UPDATED 7:40 AM PT — Mon. Oct. 22, 2018
A cornerstone U.S.-Russian nuclear arms treaty appears to be falling apart amid bitter accusations of alleged violations from both sides.
Over the weekend, Russia’s Vladimir Putin said he believes U.S. deployment of missile defense systems in Eastern Europe over the past 15-years contradicts the Intermediate-Range Nuclear Forces Treaty — also known as INF.
“When it comes to Europe, we are talking about offensive infrastructure being created there,” said Putin. “We’re talking a violation from the U.S. side of the articles of the 1987 INF Treaty.”
Putin’s remarks come in response to President Trump saying Moscow has not held up their part of the bargain.
“We’ve honored the agreement, but Russia has not unfortunately honored the agreement,” the president told reporters. “So, we’re going to terminate the agreement, we’re going to pull out.”
The INF treaty was signed back in 1987 to aid mutual disarmament and better U.S.-Russian relations at the end of Cold War.
However, the expansion of NATO into Eastern Europe over the past 20-years has prompted Russia to move its missiles closer to its western border, leading the two countries to where they are today.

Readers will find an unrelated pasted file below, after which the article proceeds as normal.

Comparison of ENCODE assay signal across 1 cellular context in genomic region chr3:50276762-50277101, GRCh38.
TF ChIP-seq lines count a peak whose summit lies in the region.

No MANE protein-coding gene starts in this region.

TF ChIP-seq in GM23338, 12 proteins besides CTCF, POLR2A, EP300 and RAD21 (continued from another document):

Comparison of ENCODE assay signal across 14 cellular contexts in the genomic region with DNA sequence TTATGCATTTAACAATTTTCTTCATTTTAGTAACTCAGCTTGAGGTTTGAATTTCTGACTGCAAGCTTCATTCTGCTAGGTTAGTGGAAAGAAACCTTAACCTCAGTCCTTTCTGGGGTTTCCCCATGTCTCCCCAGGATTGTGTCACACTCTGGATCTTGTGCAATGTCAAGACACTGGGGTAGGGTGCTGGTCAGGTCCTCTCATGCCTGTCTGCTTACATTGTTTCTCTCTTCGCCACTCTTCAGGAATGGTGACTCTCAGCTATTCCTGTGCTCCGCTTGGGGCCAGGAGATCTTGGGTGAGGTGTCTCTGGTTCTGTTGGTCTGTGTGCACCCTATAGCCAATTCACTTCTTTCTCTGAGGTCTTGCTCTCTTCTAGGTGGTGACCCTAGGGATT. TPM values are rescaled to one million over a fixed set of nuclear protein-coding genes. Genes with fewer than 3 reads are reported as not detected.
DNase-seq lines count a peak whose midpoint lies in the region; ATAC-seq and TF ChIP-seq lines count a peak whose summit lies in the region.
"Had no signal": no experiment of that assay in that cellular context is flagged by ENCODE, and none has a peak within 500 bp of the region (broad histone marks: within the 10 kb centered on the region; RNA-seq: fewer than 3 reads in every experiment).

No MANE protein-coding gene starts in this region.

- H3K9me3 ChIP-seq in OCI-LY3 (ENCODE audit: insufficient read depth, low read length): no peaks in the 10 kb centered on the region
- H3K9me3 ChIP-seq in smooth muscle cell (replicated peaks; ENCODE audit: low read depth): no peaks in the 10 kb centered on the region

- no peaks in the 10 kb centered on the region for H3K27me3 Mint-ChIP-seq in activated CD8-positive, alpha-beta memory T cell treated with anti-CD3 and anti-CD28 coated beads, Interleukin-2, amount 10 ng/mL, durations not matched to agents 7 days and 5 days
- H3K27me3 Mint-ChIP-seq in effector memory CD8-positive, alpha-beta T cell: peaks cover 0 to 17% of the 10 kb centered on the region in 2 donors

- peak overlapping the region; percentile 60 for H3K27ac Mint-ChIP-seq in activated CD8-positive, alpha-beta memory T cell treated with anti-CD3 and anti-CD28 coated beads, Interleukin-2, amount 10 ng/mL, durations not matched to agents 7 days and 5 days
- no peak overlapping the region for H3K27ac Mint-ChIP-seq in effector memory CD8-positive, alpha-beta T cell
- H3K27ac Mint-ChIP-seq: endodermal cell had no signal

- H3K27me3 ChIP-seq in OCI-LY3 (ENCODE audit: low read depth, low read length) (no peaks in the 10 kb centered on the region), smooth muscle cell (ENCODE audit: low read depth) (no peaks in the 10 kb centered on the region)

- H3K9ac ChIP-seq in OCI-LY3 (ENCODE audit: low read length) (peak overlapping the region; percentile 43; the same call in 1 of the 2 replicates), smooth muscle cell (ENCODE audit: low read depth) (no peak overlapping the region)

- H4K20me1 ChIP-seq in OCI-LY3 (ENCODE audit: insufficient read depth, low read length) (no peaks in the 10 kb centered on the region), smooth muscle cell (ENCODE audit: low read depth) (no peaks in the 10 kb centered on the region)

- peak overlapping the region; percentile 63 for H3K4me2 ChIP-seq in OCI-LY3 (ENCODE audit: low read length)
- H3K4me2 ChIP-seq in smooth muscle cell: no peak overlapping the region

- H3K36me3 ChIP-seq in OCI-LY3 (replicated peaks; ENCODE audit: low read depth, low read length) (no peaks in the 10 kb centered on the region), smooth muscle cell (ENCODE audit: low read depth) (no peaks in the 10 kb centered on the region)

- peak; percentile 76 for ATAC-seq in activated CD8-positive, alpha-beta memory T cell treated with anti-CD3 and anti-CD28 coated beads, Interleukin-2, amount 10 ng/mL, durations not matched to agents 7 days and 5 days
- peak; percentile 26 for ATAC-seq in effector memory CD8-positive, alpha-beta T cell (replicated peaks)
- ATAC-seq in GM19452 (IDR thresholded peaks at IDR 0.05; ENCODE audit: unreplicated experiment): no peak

“Now it could be worse than the Cold War, because Putin belongs to a generation that hasn’t seen a major war — these people aren’t as much fearful of war as the people of Brezhnev’s Politburo,” commented political analyst Dmitry Oreshkin.
President Trump’s National Security Adviser John Bolton will visit Moscow yet again next week in what some see as a last-ditch effort to save the agreement.
The Russian side has claimed U.S. accusations of treaty violations lack evidence. The Kremlin also challenged President Trump’s claims of America’s full compliance with the accord despite repeated calls for talks.
“The most plausible assessment is that Russia is in violation of the INF treaty. We call on Russia to address our serious concerns.”
— Jens Stoltenberg, NATO Secretary General
Some military experts have pointed out that there is but one clear beneficiary of this ongoing diplomatic rift.
Mainland China has produced hundreds of intermediate range missiles since the INF went into effect in the late 1980s. While Russia and the U.S. have been engaged in mutual blame, Beijing extended its influence and military presence far beyond its national borders.
“We are concerned about the militarization of the features in the South China Sea,” stated U.S. Defense Secretary James Mattis.
A U.S. withdrawal from the INF could reportedly take place before the end of the year.